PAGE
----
Photo: Rob J. Brooks, Flickr
When I was applying for my first waitress job, my total lack of experience qualified me to work at two types of places: Coney Islands, the Greek diner/chili parlor mash-ups that are ubiquitous in southeast Michigan, and family dining chains clustered around highway exits. I opted for the former, mostly so I wouldn't have to sing.
I haven't visited a Lone Star Steakhouse since the mid-1990s, but the restaurant's original shtick included a server-led birthday boot scoot that involved way more coordination and tune-carrying than I could possibly muster. Even if I'd been blessed with Ethel Merman's pipes, I'm not sure I'd have been any more gung-ho about breaking out in birthday song: The whole routine seemed designed to shame the staff and mortify the celebrant.
Yet a surprising number of restaurant goers expect their servers to fuss over their birthdays – and act genuinely hurt when nobody bangs a tambourine, flashes the lights or presents them with a free slice of chocolate cake.
There are restaurants that famously make a big deal out of birthdays: Around here, nearly every Japanese steakhouse menu features a $5 birthday package, which includes a rousing medley of "Happy Birthday" and "Hava Nagila" sung by the chefs and a souvenir Polaroid picture. But most restaurant celebrations tend to be more restrained, for reasons of price and propriety.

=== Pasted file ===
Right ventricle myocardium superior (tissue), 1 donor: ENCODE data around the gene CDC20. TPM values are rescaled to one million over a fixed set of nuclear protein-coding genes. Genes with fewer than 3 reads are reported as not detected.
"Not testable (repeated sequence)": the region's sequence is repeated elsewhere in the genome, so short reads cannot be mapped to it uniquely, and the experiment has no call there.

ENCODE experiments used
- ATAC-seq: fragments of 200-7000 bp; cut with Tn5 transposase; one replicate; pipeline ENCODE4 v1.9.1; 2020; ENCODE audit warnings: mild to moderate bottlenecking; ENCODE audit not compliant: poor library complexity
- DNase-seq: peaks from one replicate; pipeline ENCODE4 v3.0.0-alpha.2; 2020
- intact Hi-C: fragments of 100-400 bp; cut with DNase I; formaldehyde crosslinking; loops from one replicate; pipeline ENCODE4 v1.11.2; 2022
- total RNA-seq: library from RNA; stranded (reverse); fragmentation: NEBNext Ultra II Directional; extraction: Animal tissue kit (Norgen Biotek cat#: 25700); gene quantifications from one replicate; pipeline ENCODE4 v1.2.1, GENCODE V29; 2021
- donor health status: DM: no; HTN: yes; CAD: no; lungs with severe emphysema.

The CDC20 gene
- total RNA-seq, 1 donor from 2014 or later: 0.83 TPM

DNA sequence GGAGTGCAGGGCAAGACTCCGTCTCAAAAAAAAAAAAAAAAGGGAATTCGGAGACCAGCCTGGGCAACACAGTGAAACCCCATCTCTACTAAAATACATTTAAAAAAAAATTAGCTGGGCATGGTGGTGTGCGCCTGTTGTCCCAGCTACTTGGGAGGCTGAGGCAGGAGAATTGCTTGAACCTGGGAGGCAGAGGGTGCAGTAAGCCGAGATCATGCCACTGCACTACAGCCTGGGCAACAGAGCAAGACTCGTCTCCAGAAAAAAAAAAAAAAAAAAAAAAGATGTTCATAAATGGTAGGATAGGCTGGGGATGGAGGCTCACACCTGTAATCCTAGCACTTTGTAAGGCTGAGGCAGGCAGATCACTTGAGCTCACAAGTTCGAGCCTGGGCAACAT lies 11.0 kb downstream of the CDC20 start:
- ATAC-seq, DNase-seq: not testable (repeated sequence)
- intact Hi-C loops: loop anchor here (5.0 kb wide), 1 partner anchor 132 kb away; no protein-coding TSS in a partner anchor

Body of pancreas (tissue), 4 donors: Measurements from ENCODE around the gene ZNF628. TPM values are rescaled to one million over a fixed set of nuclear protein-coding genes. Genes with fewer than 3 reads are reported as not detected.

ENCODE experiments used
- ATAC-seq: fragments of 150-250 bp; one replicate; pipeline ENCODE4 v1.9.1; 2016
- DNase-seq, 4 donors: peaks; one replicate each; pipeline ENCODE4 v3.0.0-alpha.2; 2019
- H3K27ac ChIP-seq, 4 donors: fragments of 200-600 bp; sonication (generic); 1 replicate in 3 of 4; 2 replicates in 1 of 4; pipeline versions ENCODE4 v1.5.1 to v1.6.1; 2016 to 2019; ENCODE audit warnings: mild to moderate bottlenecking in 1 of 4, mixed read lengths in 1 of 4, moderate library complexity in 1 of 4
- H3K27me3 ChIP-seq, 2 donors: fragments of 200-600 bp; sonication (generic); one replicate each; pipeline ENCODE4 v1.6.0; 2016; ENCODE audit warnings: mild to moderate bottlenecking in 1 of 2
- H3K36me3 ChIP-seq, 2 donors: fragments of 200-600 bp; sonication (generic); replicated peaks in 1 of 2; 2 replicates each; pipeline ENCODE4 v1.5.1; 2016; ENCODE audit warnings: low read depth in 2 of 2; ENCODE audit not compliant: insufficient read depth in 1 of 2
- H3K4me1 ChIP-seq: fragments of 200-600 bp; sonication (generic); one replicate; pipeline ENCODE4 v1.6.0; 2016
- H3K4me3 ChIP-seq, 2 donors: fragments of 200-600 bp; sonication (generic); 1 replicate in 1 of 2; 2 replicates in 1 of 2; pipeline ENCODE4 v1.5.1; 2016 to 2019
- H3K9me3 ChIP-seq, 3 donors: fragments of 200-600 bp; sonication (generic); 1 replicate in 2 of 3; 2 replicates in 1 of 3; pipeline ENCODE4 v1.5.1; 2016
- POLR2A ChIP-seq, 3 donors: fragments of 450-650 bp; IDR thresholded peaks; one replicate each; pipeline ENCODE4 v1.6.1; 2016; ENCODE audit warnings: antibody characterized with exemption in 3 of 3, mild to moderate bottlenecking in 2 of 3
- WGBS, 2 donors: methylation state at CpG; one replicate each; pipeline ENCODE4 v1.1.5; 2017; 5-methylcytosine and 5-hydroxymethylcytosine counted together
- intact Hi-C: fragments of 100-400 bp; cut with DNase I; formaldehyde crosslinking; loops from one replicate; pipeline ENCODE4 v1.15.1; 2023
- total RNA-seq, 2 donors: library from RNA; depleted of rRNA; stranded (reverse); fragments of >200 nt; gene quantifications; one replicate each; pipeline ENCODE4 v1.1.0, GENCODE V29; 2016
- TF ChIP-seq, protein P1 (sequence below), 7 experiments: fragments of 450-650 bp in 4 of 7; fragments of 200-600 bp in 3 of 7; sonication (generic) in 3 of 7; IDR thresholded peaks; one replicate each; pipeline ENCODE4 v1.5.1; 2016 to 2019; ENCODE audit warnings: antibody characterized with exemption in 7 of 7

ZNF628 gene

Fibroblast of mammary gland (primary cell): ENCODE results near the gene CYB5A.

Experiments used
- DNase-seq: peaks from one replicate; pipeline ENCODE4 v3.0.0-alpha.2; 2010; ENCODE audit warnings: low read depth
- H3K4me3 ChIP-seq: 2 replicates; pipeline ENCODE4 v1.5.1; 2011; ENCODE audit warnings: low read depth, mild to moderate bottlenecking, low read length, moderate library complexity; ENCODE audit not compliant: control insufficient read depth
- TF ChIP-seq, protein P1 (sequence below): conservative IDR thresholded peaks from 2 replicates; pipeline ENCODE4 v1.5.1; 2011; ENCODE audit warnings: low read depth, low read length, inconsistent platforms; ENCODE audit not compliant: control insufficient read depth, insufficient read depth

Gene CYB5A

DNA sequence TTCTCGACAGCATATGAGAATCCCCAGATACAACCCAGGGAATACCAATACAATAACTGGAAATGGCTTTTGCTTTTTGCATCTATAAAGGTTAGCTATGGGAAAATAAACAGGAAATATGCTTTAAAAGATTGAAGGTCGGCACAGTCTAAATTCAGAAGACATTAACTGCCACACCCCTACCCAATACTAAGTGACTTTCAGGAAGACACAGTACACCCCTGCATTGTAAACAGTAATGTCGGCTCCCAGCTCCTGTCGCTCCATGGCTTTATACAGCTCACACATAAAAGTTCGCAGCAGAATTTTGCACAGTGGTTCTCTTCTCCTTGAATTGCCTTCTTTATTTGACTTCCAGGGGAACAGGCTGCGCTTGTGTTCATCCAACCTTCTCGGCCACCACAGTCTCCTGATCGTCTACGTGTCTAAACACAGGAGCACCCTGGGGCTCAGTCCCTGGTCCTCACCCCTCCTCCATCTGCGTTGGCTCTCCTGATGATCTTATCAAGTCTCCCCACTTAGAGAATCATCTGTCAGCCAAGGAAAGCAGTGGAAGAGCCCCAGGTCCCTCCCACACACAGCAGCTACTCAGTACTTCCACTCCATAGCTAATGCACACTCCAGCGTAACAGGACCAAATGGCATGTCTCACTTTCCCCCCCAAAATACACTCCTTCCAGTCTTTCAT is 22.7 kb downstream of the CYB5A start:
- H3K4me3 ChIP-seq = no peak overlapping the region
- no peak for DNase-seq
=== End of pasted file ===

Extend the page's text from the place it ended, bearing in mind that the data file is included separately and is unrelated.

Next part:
Here's the thing about birthdays: Everybody has one. And on a Saturday night in a nice restaurant, it's not uncommon to find a birthday boy or girl at more than half the tables. Few restaurants can afford to fete all those celebrants with free cake, Champagne or anything else. That's why the only gift most guests get from the kitchen is a dessert plate with birthday greetings written in chocolate.
Chocolate script strikes me as a classy solution to birthdays, which are terribly fraught for servers. Even when the birthday party's well-behaved – meaning they're not drinking way more than they should or demanding another set of plates for their store-bought cake -- it's often unclear whether the honoree wants to be repeatedly reminded of the milestone. Talking about someone's age rarely squares with good service.
Still, I don't think birthdays should be entirely ignored. I even brought a box of candles to the restaurant where I work so we can properly top birthday desserts. I firmly believe an embellished plate, single candle and a quiet "happy birthday" are more appreciated than any song and dance.
What do you think? Do you like a server serenade? What do you expect from a restaurant on your birthday?